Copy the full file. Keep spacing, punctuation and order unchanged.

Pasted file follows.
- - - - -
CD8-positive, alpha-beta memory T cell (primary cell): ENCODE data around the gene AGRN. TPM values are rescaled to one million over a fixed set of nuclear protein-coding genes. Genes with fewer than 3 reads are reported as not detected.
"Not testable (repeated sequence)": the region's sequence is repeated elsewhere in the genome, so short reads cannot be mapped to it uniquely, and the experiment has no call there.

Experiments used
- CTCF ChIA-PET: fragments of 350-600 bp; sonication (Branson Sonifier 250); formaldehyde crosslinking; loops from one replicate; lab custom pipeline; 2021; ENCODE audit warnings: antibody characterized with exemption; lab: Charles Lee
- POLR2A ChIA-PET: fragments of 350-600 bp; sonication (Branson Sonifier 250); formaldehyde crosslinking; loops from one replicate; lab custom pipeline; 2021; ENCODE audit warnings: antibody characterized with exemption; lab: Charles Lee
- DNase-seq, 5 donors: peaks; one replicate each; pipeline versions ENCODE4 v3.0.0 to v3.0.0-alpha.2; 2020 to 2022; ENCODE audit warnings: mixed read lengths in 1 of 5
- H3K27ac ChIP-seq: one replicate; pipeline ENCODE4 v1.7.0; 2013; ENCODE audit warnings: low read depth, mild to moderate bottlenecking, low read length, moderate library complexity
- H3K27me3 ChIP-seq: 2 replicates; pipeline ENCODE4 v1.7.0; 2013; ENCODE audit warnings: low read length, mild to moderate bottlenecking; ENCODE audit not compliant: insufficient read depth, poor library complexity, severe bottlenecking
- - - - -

CD8-positive, alpha-beta memory T cell (primary cell): ENCODE data around the gene AGRN. TPM values are rescaled to one million over a fixed set of nuclear protein-coding genes. Genes with fewer than 3 reads are reported as not detected.
"Not testable (repeated sequence)": the region's sequence is repeated elsewhere in the genome, so short reads cannot be mapped to it uniquely, and the experiment has no call there.

Experiments used
- CTCF ChIA-PET: fragments of 350-600 bp; sonication (Branson Sonifier 250); formaldehyde crosslinking; loops from one replicate; lab custom pipeline; 2021; ENCODE audit warnings: antibody characterized with exemption; lab: Charles Lee
- POLR2A ChIA-PET: fragments of 350-600 bp; sonication (Branson Sonifier 250); formaldehyde crosslinking; loops from one replicate; lab custom pipeline; 2021; ENCODE audit warnings: antibody characterized with exemption; lab: Charles Lee
- DNase-seq, 5 donors: peaks; one replicate each; pipeline versions ENCODE4 v3.0.0 to v3.0.0-alpha.2; 2020 to 2022; ENCODE audit warnings: mixed read lengths in 1 of 5
- H3K27ac ChIP-seq: one replicate; pipeline ENCODE4 v1.7.0; 2013; ENCODE audit warnings: low read depth, mild to moderate bottlenecking, low read length, moderate library complexity
- H3K27me3 ChIP-seq: 2 replicates; pipeline ENCODE4 v1.7.0; 2013; ENCODE audit warnings: low read length, mild to moderate bottlenecking; ENCODE audit not compliant: insufficient read depth, poor library complexity, severe bottlenecking